by Philip Parker

Rarer than Rainforest. Heath land dreamer 

Recalls the old counties purpled with ling.  

Shared by the commoner and the creature, 

Lair for green lizard, rest for nightjar’s wings. 

Bracken for thatch, furze feed for the drover, 

Seasons counselled the poor. The land grab grows: 

Fences, ditches, hedges of enclosure 

Circle the heath, push the poor to ghettoes. 

‘Waste Land’ to Capital; pines and plough horse; 

Creeping concrete and woods smother the heath.  

The last Silver-studded flits from the gorse. 

The Dreamer sees the Commons we bequeath – 

Soils, seas and vaulted skies accrued with waste. 

Balance the books? Rarer than Rainforest. 

This is a companion piece to my 26Wild contribution, which celebrated the sand lizard – one of 133 priority species of lowland heaths. I found some on Crooksbury Common, Farnham and I returned this year to discover Crooksbury Hill (managed by Wildlife Trusts). Out of breath at the summit I admired its fine views, birch and soaring pine, and wondered why it was so different from the Common, apart from south-facing clearings of heather. 

Heathland isn’t entirely natural but, like much of our countryside, bears the footprint of humans. Several thousand years ago our ancestors discovered agriculture and felled the wildwoods across England. When soils became exhausted – especially sandy, acidic soils – the farmers moved on. Settlers grazed livestock and cut saplings for building, preventing the land from reverting to woodland: heaths resulted. For 200 generations ‘common lands’ like these supported the ‘commoners’ who enjoyed inherited rights of access to land which was ultimately owned by a wealthy institution or lord.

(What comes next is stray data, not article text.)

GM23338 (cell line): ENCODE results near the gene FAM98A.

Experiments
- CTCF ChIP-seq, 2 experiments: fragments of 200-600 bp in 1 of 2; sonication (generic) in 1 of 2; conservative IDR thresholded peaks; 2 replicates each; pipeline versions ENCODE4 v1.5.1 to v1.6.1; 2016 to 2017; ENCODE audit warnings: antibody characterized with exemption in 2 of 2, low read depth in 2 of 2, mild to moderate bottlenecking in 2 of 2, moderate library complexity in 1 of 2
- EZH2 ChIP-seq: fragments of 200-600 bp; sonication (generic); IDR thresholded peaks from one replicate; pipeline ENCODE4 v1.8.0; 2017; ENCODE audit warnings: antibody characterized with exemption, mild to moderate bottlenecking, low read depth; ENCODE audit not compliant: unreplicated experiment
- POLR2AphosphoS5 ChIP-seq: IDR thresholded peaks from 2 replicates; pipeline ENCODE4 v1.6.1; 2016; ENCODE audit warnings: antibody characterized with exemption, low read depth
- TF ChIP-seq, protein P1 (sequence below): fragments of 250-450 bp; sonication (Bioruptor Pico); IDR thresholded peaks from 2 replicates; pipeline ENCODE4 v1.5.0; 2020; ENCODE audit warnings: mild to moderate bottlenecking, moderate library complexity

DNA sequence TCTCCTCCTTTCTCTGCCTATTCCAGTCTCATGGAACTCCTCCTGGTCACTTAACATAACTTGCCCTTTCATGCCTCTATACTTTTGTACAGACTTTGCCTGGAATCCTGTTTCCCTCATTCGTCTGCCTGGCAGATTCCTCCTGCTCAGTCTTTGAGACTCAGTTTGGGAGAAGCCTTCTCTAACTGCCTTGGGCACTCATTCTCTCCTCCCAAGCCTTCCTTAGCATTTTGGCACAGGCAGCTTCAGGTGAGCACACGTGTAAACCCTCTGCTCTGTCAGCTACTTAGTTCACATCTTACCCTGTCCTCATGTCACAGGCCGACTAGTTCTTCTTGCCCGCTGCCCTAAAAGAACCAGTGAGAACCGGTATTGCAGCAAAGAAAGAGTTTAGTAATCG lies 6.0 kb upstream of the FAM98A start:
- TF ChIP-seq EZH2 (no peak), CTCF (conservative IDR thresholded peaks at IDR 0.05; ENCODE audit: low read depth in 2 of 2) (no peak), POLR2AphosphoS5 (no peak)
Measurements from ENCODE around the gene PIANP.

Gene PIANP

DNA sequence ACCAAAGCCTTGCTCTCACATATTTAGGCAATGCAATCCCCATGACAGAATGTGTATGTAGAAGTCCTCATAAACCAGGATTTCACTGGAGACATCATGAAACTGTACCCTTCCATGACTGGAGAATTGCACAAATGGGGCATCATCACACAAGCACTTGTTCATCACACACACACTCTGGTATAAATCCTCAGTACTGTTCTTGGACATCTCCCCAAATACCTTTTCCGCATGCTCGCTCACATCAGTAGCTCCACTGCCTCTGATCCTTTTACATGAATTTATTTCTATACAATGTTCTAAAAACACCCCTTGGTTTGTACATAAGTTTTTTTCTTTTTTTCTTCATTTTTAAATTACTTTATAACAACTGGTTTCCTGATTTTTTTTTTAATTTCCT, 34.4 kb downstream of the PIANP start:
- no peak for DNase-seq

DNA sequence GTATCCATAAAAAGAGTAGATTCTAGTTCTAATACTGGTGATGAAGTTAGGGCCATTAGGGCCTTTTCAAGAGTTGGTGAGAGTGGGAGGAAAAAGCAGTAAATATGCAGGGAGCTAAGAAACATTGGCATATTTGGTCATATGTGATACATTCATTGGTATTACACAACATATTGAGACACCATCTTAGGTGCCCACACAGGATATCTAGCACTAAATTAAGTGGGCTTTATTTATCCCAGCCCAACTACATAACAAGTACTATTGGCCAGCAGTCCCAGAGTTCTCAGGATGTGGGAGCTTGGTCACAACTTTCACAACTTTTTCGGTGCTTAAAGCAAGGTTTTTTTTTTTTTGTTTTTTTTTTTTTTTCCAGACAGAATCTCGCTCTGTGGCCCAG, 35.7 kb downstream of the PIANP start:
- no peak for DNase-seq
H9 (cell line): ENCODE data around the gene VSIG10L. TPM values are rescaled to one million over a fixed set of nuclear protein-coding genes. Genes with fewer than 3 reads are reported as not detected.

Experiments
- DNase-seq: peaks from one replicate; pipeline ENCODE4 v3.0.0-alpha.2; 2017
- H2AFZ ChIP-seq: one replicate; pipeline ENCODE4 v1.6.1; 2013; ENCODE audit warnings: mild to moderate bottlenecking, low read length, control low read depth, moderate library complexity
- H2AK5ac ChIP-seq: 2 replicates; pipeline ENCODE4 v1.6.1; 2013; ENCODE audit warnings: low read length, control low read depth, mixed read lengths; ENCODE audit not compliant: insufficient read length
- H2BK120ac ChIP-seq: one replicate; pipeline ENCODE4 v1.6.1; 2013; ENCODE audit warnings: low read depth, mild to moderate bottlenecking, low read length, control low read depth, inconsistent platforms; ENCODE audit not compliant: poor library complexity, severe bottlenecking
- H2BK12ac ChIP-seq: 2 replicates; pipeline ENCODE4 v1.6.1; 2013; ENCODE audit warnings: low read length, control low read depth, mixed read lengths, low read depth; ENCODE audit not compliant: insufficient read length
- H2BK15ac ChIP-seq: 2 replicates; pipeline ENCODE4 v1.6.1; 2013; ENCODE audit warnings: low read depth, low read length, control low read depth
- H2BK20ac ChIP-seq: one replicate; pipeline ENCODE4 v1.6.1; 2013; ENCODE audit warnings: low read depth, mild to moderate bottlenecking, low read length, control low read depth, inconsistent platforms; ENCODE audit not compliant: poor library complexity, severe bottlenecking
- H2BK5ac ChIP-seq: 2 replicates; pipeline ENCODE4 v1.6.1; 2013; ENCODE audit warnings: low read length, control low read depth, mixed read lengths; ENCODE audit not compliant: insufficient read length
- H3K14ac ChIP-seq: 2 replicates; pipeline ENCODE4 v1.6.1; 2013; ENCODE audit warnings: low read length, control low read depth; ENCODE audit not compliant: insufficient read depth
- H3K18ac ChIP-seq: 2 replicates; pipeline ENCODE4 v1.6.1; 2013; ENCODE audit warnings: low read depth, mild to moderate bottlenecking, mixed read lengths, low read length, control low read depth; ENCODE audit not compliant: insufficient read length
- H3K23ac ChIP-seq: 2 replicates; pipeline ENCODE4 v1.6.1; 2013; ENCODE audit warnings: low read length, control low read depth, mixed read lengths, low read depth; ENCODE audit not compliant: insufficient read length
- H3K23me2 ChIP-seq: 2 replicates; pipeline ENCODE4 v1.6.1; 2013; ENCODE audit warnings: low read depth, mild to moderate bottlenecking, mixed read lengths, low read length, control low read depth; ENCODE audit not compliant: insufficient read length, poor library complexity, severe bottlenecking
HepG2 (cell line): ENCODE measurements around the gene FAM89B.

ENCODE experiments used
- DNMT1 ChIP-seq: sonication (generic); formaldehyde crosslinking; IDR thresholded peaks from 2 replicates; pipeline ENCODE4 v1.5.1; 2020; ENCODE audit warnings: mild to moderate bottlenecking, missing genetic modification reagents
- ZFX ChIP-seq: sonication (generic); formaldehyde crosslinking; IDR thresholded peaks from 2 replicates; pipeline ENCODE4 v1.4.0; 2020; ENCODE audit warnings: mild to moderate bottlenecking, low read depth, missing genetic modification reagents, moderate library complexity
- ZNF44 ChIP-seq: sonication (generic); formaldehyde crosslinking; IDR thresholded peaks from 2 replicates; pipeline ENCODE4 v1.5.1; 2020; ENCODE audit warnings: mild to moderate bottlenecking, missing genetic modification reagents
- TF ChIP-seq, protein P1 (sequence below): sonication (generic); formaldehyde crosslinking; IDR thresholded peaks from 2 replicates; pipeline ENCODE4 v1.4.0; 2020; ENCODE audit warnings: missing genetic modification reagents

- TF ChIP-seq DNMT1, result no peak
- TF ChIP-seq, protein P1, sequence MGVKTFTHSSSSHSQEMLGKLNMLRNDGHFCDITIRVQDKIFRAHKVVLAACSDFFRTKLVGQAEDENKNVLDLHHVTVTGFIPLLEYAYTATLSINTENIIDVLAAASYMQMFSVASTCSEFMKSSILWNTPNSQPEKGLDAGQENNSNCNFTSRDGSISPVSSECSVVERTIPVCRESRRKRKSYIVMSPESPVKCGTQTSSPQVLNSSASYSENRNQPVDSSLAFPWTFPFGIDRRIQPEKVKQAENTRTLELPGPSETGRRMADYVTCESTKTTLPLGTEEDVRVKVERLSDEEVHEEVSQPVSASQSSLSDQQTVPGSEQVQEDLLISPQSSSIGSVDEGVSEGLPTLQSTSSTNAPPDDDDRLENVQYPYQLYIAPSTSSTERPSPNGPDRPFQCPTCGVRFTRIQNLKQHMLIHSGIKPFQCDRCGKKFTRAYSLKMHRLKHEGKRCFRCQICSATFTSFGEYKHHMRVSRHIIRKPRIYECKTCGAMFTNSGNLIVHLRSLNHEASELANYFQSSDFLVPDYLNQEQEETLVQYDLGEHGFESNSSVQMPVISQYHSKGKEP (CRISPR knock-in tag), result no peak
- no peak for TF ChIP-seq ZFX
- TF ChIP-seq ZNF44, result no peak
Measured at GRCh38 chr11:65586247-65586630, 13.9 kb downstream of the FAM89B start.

This was to change after around 1700. Enclosure began – land fenced off by the owners, to ‘improve the wasteland’ with plantations and agriculture for capital return. Some 5200 Acts of Parliament authorised enclosure of one-fifth of England – impacting on the land and the poorest it supported. 

Crooksbury Hill bore witness. Once heathland, after its enclosure in 1848 it reverted to woodland when rural people were excluded from their age-old foraging and grazing rights. 

I love John Clare’s evocative poems of place and people. He lived through enclosure and witnessed the impact, the often violent transformation from a social to a market economy. It surely hastened his declining mental health. Inspired by Clare (the ultimate ecological poet), my piece is in his favoured iambic pentameter. 

Destruction of heaths resumed last century – urbanisation, agriculture and tree planting accelerated. Lowland heath is today an internationally endangered habitat found only on Europe’s western edge. We have lost 85% from the UK. We hold 20% of the world’s remaining heathland. Statistically its rarer than rainforest. Conservationists labour tirelessly to maintain and restore what’s left.  

Today the talk is of the ‘global commons’ – the shared resources of oceans and atmosphere. While not ‘owned’ they are metaphorically privatised: dumping grounds for waste – the impact left off the economic and ecological balance sheets for too long, leading to the crises we are living through. The final lines of the poem link the local to the global, past to present. 

They may look wild, but humans have shaped heathlands for centuries. Find out how on The Wildlife Trusts’ heathland and moorlandhttps://www.wildlifetrusts.org/habitats/heathland-and-moorland.

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